My body feels like a river. A river with a stone wedged into the middle of it. I feel the need to let it go, to free the stone… but I can’t. I feel the need to cry, but I’m out of tears for today. So all I feel at the moment is stuck. I find myself struggling to breathe… holding my breath. The need to remind myself to take a deep breath… reminding myself how to breathe, how to survive, how to be human… how to live.
My Grandma & My Grandpa
My grandma, my grandpa’s wife, passed away 2.5 years ago (to the day) that my grandpa passed. It was also the day that marks 11 years since my grandma had been diagnosed with Ovarian cancer. Losing my grandma was gradual. It’s weird to say, but, losing her didn’t hurt as much. It’s almost like we had time to prepare for her passing. She would go into remission and then relapse over-and-over again. There was always hope that she would get better again – until their wasn’t. My grandma was placed into hospice care in her home and we were able to spend her last days together as a family. We had the time & space to say goodbye, to reaffirm our love for one another, to prepare ourselves for the process of greiving.
My grandpa’s death was the complete opposite. Sudden. Unexpected. Out of no where, with no time to say goodbye. Death took him before any of us could even process it. Losing my grandpa was brutual. It was traumatizing. It was heartbreaking in every way.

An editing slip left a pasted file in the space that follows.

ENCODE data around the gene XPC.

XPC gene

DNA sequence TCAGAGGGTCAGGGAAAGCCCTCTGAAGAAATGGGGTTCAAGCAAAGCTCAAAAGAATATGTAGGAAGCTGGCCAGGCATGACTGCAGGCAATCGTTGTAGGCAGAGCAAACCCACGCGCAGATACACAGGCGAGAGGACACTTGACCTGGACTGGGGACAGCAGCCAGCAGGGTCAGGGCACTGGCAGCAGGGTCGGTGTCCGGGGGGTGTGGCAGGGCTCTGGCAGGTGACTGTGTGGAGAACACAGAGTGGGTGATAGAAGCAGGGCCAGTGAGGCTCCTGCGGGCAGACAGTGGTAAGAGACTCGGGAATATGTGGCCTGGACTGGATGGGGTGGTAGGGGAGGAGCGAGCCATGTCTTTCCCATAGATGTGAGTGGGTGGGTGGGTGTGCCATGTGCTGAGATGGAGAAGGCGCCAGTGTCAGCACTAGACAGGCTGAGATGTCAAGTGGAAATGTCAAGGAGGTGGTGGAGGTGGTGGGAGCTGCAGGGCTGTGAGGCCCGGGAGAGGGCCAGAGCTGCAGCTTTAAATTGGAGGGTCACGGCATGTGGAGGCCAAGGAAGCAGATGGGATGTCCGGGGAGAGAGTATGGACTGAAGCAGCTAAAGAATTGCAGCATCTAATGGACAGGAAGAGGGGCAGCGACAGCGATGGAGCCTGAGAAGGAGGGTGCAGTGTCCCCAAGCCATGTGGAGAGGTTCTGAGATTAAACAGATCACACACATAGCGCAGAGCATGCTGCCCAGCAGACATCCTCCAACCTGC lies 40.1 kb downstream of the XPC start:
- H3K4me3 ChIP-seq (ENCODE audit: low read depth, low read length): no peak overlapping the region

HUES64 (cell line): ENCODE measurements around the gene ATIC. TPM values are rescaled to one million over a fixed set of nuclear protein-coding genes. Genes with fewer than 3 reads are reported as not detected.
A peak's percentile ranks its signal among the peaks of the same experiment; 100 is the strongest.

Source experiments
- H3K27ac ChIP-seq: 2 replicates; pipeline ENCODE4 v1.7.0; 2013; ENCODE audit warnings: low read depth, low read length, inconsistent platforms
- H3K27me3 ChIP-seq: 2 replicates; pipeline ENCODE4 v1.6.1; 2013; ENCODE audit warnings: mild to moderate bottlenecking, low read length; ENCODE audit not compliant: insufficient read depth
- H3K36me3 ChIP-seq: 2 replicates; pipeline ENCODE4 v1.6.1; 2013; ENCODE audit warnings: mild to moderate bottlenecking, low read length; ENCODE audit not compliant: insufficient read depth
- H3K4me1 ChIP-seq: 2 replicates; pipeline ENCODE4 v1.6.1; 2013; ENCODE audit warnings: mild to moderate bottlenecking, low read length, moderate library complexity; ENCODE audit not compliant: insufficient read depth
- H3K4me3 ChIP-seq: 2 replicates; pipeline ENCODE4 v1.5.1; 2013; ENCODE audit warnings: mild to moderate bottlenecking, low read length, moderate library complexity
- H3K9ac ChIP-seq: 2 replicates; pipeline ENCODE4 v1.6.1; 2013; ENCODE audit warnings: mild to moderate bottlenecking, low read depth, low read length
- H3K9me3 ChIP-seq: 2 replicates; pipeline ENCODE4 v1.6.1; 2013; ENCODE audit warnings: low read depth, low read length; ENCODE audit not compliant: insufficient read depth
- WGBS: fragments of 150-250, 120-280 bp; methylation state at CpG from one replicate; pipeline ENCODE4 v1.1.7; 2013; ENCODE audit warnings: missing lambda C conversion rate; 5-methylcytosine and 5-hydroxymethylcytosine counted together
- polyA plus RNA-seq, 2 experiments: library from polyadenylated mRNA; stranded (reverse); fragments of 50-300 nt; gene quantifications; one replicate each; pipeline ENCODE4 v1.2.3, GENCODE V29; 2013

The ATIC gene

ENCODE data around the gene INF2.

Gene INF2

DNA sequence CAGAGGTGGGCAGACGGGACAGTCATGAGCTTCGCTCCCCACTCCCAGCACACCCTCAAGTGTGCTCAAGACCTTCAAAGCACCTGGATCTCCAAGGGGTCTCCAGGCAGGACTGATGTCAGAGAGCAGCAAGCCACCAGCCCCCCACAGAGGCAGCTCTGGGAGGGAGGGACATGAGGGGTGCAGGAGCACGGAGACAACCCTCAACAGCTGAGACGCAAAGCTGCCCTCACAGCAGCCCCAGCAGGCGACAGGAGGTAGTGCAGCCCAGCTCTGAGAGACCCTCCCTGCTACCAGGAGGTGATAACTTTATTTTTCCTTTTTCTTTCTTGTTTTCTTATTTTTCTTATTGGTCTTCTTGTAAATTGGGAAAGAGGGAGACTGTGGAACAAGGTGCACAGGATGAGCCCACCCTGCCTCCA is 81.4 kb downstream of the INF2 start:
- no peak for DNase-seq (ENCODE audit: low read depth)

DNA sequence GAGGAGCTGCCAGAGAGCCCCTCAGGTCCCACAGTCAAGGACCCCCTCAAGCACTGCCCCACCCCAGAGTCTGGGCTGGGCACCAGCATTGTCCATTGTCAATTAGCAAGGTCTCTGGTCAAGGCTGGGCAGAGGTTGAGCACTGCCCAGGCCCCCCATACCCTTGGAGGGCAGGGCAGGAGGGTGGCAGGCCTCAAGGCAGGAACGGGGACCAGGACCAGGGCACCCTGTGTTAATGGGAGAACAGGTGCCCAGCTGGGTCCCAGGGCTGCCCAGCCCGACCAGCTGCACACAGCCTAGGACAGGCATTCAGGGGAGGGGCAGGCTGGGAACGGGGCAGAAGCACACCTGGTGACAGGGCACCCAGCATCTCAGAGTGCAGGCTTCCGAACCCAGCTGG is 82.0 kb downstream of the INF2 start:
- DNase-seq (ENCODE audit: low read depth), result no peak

Oddly enough, the death of my grandpa forced me to come to terms with the grief of my grandma’s death: the things I hadn’t processed, the emotions I had buried away, the overwhelming sadness I still felt. For me, my grandparents symoblized my childhood – some of the happiest years of my life. My grandma & grandpa had so much love for one another and they kindly shared some of that love with me. I will be forever grateful to have grown up so close to my grandparents. Their love is always with me.
I also know that when my grandma passed, my grandpa was heartbroken. He was lost. My grandma was his rock. I can’t help but think that maybe his broken heart was part of the reason he passed so suddenly. He missed my grandma with all his being. I’ve always admired their relationship and only recently have I realized how rare it is to find and keep a love like the one they held together. I mean, they both said the only way they were leaving the house that they had shared together for decades was feet first. And… they did. They died 10 feet apart from one another, 2.5 years between them, their bodies leaving their house feet first.
As much as my heart aches of loss, the Holy Spirit has planted an overwhelming sense of peace in my heart. My grandma and grandpa are together once again. Not only are they together, but, my grandma is no longer sick, and my grandpa is no longer heartbroken. They are fully healed, they are fully surrounded by a love none of us on Earth have yet experienced, but above all they are at peace.
I love you grandma & grandpa – to the moon & back – forever & always. I miss you both so much, I’ll see you both again very soon <3
Peace & love. – Kendall
A beautiful way of expressing your love and great memories for them. I will miss them both as well. They were wonderful people.